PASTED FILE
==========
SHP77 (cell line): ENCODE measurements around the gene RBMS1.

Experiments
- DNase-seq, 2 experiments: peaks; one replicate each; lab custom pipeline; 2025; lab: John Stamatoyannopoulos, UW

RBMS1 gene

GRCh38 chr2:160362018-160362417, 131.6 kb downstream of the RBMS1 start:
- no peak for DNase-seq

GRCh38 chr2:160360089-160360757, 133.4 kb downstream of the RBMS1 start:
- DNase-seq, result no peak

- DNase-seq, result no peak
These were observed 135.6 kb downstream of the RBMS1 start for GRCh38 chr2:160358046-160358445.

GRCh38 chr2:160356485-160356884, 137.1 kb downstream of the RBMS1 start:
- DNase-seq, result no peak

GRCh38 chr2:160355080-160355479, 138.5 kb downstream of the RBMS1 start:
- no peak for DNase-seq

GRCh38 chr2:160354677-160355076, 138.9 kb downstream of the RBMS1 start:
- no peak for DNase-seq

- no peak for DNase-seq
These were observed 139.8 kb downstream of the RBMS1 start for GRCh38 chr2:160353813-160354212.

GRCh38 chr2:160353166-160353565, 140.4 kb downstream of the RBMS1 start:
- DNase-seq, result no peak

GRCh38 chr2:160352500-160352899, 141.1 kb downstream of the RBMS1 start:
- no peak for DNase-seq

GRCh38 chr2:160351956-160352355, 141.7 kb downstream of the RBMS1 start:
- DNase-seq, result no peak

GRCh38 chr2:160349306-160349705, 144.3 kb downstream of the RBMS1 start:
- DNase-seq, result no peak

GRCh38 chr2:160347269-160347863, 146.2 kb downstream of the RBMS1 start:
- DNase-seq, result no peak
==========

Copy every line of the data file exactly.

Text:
SHP77 (cell line): ENCODE measurements around the gene RBMS1.

Experiments
- DNase-seq, 2 experiments: peaks; one replicate each; lab custom pipeline; 2025; lab: John Stamatoyannopoulos, UW

RBMS1 gene

GRCh38 chr2:160362018-160362417, 131.6 kb downstream of the RBMS1 start:
- no peak for DNase-seq

GRCh38 chr2:160360089-160360757, 133.4 kb downstream of the RBMS1 start:
- DNase-seq, result no peak

- DNase-seq, result no peak
These were observed 135.6 kb downstream of the RBMS1 start for GRCh38 chr2:160358046-160358445.

GRCh38 chr2:160356485-160356884, 137.1 kb downstream of the RBMS1 start:
- DNase-seq, result no peak

GRCh38 chr2:160355080-160355479, 138.5 kb downstream of the RBMS1 start:
- no peak for DNase-seq

GRCh38 chr2:160354677-160355076, 138.9 kb downstream of the RBMS1 start:
- no peak for DNase-seq

- no peak for DNase-seq
These were observed 139.8 kb downstream of the RBMS1 start for GRCh38 chr2:160353813-160354212.

GRCh38 chr2:160353166-160353565, 140.4 kb downstream of the RBMS1 start:
- DNase-seq, result no peak

GRCh38 chr2:160352500-160352899, 141.1 kb downstream of the RBMS1 start:
- no peak for DNase-seq

GRCh38 chr2:160351956-160352355, 141.7 kb downstream of the RBMS1 start:
- DNase-seq, result no peak

GRCh38 chr2:160349306-160349705, 144.3 kb downstream of the RBMS1 start:
- DNase-seq, result no peak

GRCh38 chr2:160347269-160347863, 146.2 kb downstream of the RBMS1 start:
- DNase-seq, result no peak